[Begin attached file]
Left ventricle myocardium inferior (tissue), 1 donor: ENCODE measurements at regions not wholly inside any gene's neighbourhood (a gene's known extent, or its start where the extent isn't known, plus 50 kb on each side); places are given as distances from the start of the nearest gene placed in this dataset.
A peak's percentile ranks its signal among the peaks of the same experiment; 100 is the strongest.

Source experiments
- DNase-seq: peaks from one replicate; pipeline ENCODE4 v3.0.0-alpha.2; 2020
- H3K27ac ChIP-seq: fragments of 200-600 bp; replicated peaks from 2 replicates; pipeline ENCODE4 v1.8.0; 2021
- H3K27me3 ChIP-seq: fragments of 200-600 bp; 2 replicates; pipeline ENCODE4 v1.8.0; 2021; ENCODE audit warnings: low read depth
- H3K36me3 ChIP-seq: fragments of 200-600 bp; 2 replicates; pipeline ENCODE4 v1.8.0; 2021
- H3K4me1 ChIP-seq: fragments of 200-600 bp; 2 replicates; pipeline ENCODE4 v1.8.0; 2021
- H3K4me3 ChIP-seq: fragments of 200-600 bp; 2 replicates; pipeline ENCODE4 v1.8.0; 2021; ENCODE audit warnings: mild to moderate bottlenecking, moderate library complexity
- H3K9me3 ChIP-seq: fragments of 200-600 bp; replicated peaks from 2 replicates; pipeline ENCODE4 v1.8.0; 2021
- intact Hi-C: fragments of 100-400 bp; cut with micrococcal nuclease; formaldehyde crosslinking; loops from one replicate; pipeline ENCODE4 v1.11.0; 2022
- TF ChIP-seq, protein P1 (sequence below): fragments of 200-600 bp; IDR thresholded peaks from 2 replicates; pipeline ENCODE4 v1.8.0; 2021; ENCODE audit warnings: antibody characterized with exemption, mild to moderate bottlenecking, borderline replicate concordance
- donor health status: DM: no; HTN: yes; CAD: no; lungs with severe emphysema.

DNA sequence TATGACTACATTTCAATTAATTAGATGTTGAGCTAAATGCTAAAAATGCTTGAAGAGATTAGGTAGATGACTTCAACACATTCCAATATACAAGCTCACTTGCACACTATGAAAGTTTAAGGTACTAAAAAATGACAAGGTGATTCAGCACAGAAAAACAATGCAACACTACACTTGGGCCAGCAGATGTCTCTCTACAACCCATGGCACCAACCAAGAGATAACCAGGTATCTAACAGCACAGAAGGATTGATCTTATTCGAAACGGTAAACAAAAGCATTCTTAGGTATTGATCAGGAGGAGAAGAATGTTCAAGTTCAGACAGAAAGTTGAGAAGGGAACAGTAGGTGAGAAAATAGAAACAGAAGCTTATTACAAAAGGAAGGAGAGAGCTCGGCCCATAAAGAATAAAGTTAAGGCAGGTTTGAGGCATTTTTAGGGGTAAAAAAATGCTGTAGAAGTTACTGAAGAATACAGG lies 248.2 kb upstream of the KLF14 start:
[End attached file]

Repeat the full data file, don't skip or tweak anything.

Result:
Left ventricle myocardium inferior (tissue), 1 donor: ENCODE measurements at regions not wholly inside any gene's neighbourhood (a gene's known extent, or its start where the extent isn't known, plus 50 kb on each side); places are given as distances from the start of the nearest gene placed in this dataset.
A peak's percentile ranks its signal among the peaks of the same experiment; 100 is the strongest.

Source experiments
- DNase-seq: peaks from one replicate; pipeline ENCODE4 v3.0.0-alpha.2; 2020
- H3K27ac ChIP-seq: fragments of 200-600 bp; replicated peaks from 2 replicates; pipeline ENCODE4 v1.8.0; 2021
- H3K27me3 ChIP-seq: fragments of 200-600 bp; 2 replicates; pipeline ENCODE4 v1.8.0; 2021; ENCODE audit warnings: low read depth
- H3K36me3 ChIP-seq: fragments of 200-600 bp; 2 replicates; pipeline ENCODE4 v1.8.0; 2021
- H3K4me1 ChIP-seq: fragments of 200-600 bp; 2 replicates; pipeline ENCODE4 v1.8.0; 2021
- H3K4me3 ChIP-seq: fragments of 200-600 bp; 2 replicates; pipeline ENCODE4 v1.8.0; 2021; ENCODE audit warnings: mild to moderate bottlenecking, moderate library complexity
- H3K9me3 ChIP-seq: fragments of 200-600 bp; replicated peaks from 2 replicates; pipeline ENCODE4 v1.8.0; 2021
- intact Hi-C: fragments of 100-400 bp; cut with micrococcal nuclease; formaldehyde crosslinking; loops from one replicate; pipeline ENCODE4 v1.11.0; 2022
- TF ChIP-seq, protein P1 (sequence below): fragments of 200-600 bp; IDR thresholded peaks from 2 replicates; pipeline ENCODE4 v1.8.0; 2021; ENCODE audit warnings: antibody characterized with exemption, mild to moderate bottlenecking, borderline replicate concordance
- donor health status: DM: no; HTN: yes; CAD: no; lungs with severe emphysema.

DNA sequence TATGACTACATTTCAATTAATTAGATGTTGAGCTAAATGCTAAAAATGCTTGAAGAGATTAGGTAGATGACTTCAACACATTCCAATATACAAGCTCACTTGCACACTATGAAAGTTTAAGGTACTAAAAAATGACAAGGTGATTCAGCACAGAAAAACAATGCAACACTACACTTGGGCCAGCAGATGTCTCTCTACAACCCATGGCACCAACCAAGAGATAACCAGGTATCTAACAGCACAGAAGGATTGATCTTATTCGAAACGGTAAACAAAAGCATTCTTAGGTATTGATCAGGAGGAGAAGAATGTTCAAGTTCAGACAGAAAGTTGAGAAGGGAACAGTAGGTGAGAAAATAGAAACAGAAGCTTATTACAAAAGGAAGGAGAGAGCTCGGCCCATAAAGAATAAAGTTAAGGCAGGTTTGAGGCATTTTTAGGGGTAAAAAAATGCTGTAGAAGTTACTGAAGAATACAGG lies 248.2 kb upstream of the KLF14 start: